Teen psychiatric hospital planned in Brooklyn Park will be state's biggest


Mental health providers say a psychiatric hospital for teenagers scheduled to open in Brooklyn Park next year will be the largest facility of its kind in Minnesota and will help alleviate a shortage of treatment options for adolescents.

KSTP reports PrairieCare's 50-bed hospital is scheduled to open in the fall of 2015 and will have enough capacity to treat up to 1,500 youngsters per year.

PrairieCare's CEO says right now gaining access to specialized mental health care is a struggle for many Twin Cities teens. "There are hundreds of youth in the Twin Cities in psychiatric emergencies who wait for hours in emergency departments or have to travel tremendous distances to get the care they need," Joel Oberstar tells the station.

PrairieCare is a doctor-owned mental health provider affiliated with the University of Minnesota Medical School. It operates facilities in Woodbury, Edina, Maple Grove, and Chaska and will soon open one in Rochester.

Plans for the two-story hospital in Brooklyn Park now call for a 72,000-square foot facility, which is larger than what was first announced in January. Officials say there will also be room to expand the building on its 10-acre site.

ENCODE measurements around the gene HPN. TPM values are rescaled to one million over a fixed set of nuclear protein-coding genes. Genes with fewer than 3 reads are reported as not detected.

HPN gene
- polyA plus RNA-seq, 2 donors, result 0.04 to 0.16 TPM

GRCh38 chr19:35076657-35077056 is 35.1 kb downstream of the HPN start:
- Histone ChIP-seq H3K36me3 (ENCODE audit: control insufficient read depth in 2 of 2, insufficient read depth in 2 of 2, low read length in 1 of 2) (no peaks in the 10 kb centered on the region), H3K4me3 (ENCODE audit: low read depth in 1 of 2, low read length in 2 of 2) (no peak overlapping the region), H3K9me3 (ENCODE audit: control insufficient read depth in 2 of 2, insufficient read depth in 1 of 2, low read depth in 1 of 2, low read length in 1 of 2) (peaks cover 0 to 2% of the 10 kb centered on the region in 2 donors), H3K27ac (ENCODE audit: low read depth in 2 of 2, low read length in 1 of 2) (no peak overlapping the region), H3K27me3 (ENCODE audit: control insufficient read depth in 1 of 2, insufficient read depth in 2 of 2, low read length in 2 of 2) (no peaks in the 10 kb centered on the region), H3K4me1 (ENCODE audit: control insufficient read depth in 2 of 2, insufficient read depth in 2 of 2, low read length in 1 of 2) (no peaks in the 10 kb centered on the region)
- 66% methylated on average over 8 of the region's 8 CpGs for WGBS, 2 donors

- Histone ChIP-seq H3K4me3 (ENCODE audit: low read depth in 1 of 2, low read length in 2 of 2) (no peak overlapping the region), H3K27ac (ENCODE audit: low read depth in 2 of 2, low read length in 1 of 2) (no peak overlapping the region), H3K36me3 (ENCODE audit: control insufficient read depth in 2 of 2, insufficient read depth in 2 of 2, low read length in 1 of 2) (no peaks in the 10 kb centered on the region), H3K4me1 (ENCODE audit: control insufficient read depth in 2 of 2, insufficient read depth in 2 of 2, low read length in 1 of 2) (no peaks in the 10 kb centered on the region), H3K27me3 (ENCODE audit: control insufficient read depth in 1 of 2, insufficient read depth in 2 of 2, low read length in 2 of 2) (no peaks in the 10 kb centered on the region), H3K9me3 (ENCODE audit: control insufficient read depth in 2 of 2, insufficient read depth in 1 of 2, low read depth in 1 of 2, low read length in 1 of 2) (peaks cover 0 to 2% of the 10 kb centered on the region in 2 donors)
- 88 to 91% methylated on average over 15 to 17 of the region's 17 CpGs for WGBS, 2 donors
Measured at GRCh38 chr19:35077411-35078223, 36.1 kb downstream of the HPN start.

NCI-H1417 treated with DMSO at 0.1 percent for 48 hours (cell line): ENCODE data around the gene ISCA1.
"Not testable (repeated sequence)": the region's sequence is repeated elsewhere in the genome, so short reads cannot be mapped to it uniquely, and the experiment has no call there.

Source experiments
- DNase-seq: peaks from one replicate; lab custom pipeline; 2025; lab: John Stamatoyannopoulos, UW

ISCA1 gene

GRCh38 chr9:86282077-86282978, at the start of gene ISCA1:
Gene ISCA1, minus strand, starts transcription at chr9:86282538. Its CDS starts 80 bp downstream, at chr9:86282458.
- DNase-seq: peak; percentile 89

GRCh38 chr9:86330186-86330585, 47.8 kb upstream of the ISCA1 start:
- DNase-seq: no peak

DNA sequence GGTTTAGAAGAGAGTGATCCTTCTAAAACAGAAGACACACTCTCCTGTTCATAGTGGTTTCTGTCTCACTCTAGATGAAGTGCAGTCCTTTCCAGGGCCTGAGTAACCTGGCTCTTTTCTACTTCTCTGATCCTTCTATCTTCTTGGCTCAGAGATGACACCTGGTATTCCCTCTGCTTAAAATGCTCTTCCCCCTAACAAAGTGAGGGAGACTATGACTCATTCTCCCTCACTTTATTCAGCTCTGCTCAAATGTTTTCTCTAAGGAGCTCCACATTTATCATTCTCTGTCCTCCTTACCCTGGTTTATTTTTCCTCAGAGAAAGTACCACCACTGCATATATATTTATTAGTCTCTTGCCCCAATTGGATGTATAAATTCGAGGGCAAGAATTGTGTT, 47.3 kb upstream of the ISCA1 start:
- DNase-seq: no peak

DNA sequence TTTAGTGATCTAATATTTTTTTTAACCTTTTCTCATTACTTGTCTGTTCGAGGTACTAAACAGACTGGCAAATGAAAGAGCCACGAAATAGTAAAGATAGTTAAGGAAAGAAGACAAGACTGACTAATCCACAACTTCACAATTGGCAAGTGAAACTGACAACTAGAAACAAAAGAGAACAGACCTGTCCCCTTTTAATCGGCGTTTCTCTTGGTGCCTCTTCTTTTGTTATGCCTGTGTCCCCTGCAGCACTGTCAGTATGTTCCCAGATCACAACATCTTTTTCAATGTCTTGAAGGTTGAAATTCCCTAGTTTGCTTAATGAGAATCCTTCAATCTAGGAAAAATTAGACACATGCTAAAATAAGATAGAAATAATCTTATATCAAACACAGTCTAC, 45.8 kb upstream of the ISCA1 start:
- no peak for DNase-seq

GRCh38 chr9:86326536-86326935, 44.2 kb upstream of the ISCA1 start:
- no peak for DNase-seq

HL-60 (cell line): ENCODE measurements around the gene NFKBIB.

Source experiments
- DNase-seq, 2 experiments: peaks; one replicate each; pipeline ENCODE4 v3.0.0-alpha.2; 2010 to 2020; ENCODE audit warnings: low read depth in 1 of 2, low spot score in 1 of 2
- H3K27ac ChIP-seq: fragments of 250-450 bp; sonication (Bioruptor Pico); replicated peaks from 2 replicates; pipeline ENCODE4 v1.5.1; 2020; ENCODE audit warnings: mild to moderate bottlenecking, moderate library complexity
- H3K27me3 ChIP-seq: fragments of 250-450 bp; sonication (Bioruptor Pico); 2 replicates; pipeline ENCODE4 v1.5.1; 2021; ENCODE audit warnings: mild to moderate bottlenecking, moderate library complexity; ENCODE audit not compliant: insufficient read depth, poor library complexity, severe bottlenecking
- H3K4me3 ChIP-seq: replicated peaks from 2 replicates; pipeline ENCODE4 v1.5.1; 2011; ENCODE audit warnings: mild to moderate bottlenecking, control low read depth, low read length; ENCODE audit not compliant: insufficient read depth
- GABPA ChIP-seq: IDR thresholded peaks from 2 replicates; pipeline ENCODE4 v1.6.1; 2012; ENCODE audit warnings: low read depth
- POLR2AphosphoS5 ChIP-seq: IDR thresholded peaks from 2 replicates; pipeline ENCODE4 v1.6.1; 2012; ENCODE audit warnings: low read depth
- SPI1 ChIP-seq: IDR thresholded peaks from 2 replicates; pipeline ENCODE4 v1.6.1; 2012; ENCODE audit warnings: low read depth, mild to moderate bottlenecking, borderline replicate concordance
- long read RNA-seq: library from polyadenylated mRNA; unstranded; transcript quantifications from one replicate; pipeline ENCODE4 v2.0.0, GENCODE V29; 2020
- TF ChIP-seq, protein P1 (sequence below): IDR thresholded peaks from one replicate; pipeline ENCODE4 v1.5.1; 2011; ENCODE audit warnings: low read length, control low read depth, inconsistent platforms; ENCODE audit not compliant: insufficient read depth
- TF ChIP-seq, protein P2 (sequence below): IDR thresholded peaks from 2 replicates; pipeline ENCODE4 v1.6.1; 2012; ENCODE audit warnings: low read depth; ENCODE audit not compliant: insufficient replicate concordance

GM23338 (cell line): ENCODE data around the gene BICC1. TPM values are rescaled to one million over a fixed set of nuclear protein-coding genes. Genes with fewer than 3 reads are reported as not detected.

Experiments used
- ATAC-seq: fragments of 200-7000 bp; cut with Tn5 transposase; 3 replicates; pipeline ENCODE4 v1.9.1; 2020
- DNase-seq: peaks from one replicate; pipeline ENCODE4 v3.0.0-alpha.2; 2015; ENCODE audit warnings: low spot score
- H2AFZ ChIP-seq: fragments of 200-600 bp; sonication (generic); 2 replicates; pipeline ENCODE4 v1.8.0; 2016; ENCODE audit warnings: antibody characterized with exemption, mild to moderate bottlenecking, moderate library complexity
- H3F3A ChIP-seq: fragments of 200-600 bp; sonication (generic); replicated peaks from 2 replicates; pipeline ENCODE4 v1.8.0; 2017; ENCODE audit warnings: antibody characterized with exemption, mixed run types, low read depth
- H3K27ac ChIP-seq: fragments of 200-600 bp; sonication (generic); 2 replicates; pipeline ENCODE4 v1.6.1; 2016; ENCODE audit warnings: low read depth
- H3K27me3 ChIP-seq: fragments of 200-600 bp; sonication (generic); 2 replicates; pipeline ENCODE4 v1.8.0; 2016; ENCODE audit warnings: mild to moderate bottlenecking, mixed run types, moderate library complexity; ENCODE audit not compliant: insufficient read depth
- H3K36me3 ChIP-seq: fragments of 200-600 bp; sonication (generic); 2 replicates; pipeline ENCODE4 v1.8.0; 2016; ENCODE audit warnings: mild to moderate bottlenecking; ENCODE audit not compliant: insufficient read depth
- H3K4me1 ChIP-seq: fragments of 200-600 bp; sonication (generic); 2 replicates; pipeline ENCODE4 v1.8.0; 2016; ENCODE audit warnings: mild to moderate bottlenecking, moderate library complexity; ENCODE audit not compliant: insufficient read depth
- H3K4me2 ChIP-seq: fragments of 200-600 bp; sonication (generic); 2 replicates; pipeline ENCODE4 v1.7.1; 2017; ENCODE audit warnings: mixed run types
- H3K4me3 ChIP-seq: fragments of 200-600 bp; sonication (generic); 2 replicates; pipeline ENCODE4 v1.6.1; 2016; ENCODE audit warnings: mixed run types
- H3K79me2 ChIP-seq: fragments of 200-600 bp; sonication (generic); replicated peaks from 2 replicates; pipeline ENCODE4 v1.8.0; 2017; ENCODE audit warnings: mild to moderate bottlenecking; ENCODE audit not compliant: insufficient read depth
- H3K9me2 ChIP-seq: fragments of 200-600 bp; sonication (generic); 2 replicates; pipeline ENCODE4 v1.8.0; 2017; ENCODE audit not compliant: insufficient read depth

A PrairieCare official told the Star Tribune in February the shortage of juvenile psychiatric beds is acute enough that the 20-bed facility that opened in Maple Grove three years ago has been almost constantly full.

When Brooklyn Park's city council approved plans for the $20 million hospital, the Sun Post newspaper reported the hospital will have a staff of 280. 200 of those will be new jobs for doctors, nurses, therapists, and support staff. They will treat children and teens will mental health issues including depression, anxiety, autism, and ADHD, the newspaper said. PrairieCare officials said the average stay will be 7 to 10 days and the hospital will not serve the criminal justice system.

The shortage of psychiatric facilities for youth is not a new development, nor is it confined to Minnesota.

One effect of the shortage is that treating behavioral disorders and prescribing psychotropic drugs often falls to primary care doctors. In 2010 Gillette Children's Specialty Healthcare issued guidelines for doctors to follow when those patients also have disabilities.

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